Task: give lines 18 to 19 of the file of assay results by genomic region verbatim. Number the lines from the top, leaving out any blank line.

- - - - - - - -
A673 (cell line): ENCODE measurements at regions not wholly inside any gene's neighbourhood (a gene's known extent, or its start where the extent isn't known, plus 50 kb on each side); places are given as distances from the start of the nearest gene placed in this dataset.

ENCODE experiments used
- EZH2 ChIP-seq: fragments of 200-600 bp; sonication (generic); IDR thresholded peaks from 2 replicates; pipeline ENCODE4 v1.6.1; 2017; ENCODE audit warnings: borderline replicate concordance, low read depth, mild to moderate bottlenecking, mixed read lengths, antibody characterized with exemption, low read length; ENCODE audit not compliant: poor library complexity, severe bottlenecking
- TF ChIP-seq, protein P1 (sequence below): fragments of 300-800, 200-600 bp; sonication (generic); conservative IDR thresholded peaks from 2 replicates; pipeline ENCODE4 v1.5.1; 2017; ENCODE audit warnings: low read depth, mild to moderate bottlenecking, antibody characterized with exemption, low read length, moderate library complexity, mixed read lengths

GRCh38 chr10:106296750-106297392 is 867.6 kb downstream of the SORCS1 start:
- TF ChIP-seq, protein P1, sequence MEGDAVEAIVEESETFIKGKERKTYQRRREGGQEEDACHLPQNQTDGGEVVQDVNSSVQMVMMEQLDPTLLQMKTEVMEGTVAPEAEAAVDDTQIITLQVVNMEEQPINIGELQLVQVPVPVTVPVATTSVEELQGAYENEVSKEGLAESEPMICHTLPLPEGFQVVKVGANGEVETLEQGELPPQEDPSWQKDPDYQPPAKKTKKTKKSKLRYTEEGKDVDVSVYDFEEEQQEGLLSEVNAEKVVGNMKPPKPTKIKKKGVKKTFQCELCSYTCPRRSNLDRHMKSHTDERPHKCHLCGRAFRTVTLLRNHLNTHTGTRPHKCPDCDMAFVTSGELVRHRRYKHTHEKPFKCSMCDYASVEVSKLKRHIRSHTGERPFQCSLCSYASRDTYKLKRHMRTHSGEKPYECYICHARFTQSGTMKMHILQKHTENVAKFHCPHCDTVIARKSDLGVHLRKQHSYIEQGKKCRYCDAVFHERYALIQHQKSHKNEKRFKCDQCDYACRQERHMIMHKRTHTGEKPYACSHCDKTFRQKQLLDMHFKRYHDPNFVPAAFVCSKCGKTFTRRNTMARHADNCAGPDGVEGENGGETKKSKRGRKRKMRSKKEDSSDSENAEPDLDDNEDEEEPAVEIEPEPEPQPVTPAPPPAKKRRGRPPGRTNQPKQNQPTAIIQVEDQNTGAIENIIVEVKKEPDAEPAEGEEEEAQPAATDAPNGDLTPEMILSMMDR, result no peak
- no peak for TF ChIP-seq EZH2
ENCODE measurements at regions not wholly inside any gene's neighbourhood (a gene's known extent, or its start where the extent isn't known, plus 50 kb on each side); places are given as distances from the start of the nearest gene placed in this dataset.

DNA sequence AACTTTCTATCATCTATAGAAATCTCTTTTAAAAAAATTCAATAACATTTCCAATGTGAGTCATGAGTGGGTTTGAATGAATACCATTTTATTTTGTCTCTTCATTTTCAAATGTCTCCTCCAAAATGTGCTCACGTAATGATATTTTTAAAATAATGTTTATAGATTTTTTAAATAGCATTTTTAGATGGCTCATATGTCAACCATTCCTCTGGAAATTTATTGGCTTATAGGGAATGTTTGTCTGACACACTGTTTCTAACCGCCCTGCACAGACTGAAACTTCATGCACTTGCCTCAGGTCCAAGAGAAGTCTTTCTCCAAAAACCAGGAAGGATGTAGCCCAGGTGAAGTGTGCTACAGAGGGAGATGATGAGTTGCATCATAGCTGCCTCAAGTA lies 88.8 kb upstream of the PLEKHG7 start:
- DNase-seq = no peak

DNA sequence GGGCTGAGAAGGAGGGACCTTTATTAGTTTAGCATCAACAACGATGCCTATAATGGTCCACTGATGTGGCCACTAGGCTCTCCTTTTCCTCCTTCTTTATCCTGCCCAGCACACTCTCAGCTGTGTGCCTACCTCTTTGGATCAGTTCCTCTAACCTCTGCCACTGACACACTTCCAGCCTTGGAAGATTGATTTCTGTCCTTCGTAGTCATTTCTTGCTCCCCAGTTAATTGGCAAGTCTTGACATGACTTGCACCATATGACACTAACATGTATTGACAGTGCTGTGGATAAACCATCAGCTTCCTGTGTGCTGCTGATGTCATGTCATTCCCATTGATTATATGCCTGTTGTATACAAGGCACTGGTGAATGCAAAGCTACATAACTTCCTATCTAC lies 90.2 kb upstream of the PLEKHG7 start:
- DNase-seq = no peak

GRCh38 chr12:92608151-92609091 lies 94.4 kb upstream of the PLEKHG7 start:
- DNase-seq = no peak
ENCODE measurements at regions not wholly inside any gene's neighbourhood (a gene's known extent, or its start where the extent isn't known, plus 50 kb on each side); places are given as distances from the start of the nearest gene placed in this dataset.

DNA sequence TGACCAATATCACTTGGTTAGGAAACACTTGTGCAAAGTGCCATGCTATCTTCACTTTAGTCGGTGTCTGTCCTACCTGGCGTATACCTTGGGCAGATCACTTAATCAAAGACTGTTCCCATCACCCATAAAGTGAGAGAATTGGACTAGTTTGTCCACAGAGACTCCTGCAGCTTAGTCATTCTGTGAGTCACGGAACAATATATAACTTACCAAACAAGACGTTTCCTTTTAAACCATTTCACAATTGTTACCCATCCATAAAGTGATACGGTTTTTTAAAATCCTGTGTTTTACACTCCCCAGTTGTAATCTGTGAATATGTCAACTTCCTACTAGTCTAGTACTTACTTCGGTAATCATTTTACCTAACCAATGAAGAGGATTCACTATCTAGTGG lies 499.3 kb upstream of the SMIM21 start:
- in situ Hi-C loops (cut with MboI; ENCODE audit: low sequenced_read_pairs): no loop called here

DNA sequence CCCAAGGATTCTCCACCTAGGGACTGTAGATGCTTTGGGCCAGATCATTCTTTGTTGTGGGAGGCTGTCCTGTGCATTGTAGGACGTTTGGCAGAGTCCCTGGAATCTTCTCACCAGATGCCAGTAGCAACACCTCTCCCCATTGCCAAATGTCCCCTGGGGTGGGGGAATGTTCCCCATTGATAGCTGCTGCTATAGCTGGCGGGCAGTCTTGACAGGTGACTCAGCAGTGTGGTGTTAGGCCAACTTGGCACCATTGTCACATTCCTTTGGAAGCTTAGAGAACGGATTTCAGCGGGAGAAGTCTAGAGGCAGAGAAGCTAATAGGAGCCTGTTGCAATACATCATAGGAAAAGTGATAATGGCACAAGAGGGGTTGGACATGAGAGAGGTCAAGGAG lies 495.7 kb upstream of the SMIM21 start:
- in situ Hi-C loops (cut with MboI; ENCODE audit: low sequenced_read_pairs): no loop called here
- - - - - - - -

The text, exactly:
DNA sequence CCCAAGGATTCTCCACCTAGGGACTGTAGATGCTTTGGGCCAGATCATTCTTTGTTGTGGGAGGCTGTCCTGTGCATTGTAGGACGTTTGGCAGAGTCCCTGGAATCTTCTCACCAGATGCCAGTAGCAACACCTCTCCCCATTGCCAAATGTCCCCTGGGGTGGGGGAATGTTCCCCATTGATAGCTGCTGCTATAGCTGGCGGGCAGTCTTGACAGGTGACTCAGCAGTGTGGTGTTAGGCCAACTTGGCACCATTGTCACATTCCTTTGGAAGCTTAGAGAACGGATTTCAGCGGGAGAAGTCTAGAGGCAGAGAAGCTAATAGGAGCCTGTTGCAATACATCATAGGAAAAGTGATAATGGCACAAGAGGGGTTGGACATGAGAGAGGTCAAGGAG lies 495.7 kb upstream of the SMIM21 start:
- in situ Hi-C loops (cut with MboI; ENCODE audit: low sequenced_read_pairs): no loop called here